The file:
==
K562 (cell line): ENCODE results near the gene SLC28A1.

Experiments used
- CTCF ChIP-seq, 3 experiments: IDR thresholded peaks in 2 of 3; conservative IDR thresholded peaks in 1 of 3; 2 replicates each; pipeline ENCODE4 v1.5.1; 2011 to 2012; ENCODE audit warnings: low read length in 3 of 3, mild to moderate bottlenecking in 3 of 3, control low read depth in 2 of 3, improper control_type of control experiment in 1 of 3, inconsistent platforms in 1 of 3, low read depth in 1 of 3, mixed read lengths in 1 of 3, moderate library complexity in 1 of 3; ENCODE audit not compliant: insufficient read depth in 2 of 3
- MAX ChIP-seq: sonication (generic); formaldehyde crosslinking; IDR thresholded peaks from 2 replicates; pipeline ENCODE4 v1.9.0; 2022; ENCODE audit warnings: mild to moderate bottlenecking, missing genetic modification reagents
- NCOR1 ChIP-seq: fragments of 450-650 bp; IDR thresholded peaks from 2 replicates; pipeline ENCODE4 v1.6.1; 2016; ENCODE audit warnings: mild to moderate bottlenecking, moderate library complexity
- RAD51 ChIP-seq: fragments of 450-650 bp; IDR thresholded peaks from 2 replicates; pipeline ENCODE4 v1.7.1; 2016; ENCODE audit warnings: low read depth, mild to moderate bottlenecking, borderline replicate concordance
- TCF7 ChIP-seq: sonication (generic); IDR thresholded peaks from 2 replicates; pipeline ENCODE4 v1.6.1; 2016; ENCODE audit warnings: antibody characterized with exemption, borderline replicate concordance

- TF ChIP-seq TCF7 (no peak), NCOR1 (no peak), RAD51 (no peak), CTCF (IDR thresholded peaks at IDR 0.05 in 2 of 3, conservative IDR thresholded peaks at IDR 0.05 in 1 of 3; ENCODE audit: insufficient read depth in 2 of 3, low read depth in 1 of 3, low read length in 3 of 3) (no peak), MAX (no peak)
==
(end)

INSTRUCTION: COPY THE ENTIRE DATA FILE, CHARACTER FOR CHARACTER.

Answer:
K562 (cell line): ENCODE results near the gene SLC28A1.

Experiments used
- CTCF ChIP-seq, 3 experiments: IDR thresholded peaks in 2 of 3; conservative IDR thresholded peaks in 1 of 3; 2 replicates each; pipeline ENCODE4 v1.5.1; 2011 to 2012; ENCODE audit warnings: low read length in 3 of 3, mild to moderate bottlenecking in 3 of 3, control low read depth in 2 of 3, improper control_type of control experiment in 1 of 3, inconsistent platforms in 1 of 3, low read depth in 1 of 3, mixed read lengths in 1 of 3, moderate library complexity in 1 of 3; ENCODE audit not compliant: insufficient read depth in 2 of 3
- MAX ChIP-seq: sonication (generic); formaldehyde crosslinking; IDR thresholded peaks from 2 replicates; pipeline ENCODE4 v1.9.0; 2022; ENCODE audit warnings: mild to moderate bottlenecking, missing genetic modification reagents
- NCOR1 ChIP-seq: fragments of 450-650 bp; IDR thresholded peaks from 2 replicates; pipeline ENCODE4 v1.6.1; 2016; ENCODE audit warnings: mild to moderate bottlenecking, moderate library complexity
- RAD51 ChIP-seq: fragments of 450-650 bp; IDR thresholded peaks from 2 replicates; pipeline ENCODE4 v1.7.1; 2016; ENCODE audit warnings: low read depth, mild to moderate bottlenecking, borderline replicate concordance
- TCF7 ChIP-seq: sonication (generic); IDR thresholded peaks from 2 replicates; pipeline ENCODE4 v1.6.1; 2016; ENCODE audit warnings: antibody characterized with exemption, borderline replicate concordance

- TF ChIP-seq TCF7 (no peak), NCOR1 (no peak), RAD51 (no peak), CTCF (IDR thresholded peaks at IDR 0.05 in 2 of 3, conservative IDR thresholded peaks at IDR 0.05 in 1 of 3; ENCODE audit: insufficient read depth in 2 of 3, low read depth in 1 of 3, low read length in 3 of 3) (no peak), MAX (no peak)